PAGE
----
Born the son of a provincial innkeeper, he was educated to doctorate level in law at Marburg University but struggled to find employment in an economically depressed Weimar Germany. He joined the Nazi Party in January 1932 and the SS the following month. With no military experience he initially floundered but soon attracted the attentions of Reinhard Heydrich, who valued academic expertise, and he was transferred to the Sicherheitsdienst (SD).
Becoming a close friend of Heydrich, Behrends was the first chief of the SD in Berlin. He also served as Chief of Staff to Werner Lorenz in his capacity as head of the Hauptamt Volksdeutsche Mittelstelle (VOMI). During the Second World War he was sent to Yugoslavia to lead the regional arm of the VOMI. His star had fallen somewhat after Heydrich's death as Heinrich Himmler was unimpressed by him, sensing that he was too ambitious.
On 5 July 1945, he faced charges from the British services in Flensburg. He was interned with the number 560294 in the Island Farm Special Camp in Bridgend, South Wales. On 16 April 1946 he was extradited to Yugoslavia. He was hanged in Belgrade on 4 December 1948.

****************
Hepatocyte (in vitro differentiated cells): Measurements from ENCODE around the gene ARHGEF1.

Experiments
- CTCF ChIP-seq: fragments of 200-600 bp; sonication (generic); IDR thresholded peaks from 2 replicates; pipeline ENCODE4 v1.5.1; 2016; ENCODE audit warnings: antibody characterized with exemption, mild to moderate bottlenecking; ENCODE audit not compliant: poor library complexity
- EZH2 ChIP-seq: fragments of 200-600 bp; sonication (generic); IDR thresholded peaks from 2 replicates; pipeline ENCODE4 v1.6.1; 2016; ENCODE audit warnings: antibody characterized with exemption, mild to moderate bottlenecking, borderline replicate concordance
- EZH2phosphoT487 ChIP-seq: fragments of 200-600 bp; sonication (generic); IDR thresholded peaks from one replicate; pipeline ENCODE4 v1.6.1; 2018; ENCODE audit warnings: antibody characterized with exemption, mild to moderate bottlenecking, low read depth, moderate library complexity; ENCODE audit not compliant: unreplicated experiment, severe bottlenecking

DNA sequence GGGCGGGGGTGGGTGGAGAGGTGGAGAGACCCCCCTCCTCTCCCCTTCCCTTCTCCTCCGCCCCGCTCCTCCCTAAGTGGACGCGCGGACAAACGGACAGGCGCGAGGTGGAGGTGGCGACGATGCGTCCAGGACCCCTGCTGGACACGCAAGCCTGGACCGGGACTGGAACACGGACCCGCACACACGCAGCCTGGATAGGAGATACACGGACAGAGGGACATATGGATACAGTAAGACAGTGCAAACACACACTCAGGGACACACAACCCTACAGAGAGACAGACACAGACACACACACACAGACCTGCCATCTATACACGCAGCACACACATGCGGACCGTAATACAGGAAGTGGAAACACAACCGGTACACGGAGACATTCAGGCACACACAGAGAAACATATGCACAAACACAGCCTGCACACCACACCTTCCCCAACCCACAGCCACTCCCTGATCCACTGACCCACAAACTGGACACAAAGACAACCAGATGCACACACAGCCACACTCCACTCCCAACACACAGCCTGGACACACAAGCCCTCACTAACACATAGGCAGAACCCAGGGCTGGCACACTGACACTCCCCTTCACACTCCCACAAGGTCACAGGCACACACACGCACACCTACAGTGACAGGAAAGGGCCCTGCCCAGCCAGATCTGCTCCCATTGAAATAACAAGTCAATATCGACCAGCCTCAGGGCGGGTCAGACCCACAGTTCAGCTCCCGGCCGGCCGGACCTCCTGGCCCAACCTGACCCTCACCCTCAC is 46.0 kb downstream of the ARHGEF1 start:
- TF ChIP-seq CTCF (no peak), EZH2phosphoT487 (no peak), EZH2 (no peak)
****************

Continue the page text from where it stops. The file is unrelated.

- Louis Leo Snyder, Encyclopedia of the Third Reich, Ware, Hertfordshire: Wordsworth Editions, 1998, p. 21, ISBN 9781853266843.
- Valdis O. Lumans, Himmler's Auxiliaries: The Volksdeutsche Mittelstelle and the German National Minorities of Europe, 1933–1945, UNC Press Books, 1993, p. 50
- Lumans, Himmler's Auxiliaries, p. 50-1
- Lumans, Himmler's Auxiliaries, p. 51
- Lumans, Himmler's Auxiliaries, p. 45